The communications arm of Starbucks claims the coffee purveyor strives to be the “Third Place” in our life when it comes to experience. But for those who love skating indoors, their “Third Place” is the rink. Home is considered first, work second, and then the rink. For some of us, the rink and work are tied for 2nd, since we spend most of our time there. For those lucky owners who also have a living space at the rink, It’s a 3-way tie for first.
At my Starbucks at Electric & Main, the baristas have taken time to get to know me. And I try to help them out to by being a decent guest whenever I’m in the building.
As a customer of skating rinks, I encourage you to do the same. Become a rink darling to the team. That’s one way to help the rink thrive and stay open for years to come. And your rink owner will notice and appreciate you. It takes more than showing up and paying the admission fee. Fighting, leaving a mess, or destroying property will earn you a reputation that will ban you from the rink.
Here are 7 ways to elevate your status with rink operators.
- Buy your skates from the rink. Do not expect a skate pro to fit you for skates, and determine the best products for your budget so you can go buy them online for less. Techs are getting wise to this and have begun charging a small fee for a fitting. That’s to discourage this practice, or at least, compensate the skate tech for their time. Nearly all will deduct the sizing fee if you buy the skates from them. Additionally, you’ll be able to get them adjusted or fixed if there are any issues with your purchase. Buy online and you’re on your own if they don’t fit right or break.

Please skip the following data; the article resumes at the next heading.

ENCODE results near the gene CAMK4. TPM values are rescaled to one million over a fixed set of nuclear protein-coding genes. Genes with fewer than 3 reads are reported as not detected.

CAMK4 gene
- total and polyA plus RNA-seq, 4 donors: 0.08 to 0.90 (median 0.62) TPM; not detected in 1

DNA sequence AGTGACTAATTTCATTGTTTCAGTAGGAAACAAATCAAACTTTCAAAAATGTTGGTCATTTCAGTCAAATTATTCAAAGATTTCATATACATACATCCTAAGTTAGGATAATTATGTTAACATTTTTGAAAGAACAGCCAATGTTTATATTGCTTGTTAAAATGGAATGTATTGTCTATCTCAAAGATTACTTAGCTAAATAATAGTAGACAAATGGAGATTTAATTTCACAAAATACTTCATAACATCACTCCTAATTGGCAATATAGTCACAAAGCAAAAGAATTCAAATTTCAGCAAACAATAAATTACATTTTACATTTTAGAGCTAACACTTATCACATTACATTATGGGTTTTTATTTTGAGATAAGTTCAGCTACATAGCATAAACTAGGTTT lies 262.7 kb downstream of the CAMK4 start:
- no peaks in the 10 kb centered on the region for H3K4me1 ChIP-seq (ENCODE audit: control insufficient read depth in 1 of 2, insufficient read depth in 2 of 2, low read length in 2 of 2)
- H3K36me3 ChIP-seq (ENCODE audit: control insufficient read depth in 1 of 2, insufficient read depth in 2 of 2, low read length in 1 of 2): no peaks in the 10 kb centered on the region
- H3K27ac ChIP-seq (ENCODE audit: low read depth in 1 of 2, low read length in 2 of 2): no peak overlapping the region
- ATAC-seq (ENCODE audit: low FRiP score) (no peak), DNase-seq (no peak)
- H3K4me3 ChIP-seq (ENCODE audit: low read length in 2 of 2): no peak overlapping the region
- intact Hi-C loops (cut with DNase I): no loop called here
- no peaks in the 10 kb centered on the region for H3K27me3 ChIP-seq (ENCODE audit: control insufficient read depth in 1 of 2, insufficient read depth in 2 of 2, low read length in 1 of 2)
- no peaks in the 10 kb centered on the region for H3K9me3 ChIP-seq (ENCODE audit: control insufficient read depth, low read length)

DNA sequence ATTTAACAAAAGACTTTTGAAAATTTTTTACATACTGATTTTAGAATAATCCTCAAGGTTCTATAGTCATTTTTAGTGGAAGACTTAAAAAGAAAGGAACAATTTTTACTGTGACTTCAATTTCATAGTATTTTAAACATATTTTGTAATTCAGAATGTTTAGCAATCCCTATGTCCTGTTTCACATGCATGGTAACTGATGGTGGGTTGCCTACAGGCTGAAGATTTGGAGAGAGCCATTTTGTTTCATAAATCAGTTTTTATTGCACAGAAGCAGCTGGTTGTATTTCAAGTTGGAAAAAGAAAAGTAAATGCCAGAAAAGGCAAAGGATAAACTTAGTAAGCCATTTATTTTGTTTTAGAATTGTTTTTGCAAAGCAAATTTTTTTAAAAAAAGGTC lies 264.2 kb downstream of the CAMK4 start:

2. Clean up after yourself in the snack bar. When you’re done eating, how about removing the trash from your table and dumping it in the nearest trash can. If there are ketchup or nacho cheese drippings left behind, let someone know so it can be cleaned up quickly. Granted, the employees should be walking around taking care of wiping tables. In reality, they are slammed making food behind the snack bar for hungry skaters. Help make their job a little easier.
3. Don’t hand the DJ a long list of songs to play and expect them all (or any of them) to get played. Each session is designed for a particular crowd. Friday nights will be vastly different from family matinées or Christian music night. Some of your favorite songs may not fit into the program. Accept it. If you don’t like the music being played, ask a manager about the different sessions and plan your visits then. The DJ needs to select music that entertains the greatest number of people in the building. Party moms who shell out 100s of dollars get priority on a Saturday afternoon which is why you’ll hear more Top 40 and family-friendly tunes.
4. Don’t sit on arcade games or on the skate wall.
5. Leaving skates or shoes lying around in aisles can cause a tripping hazard for others. Please tuck them under a bench, or better yet, invest in a locker.
6. If you’re renting skates, return them with the laces tucked into the boots for quads, or close up the buckles for inlines. You’ll get faster service.
7. Be an extra set of eyes for managers and employees. If you see someone carrying a baby on skates, or a fight breaking out, notify a team member immediately. You do not need to get involved, just give them a heads up.
Keeping the rink safe and clean reduces liability and increases public trust. If you’ve ever had a rink close in your hometown and lost your “3rd Place” then you understand. It takes the whole skate community to keep rinks open and show the owners you appreciate their efforts. Thanks for doing your part.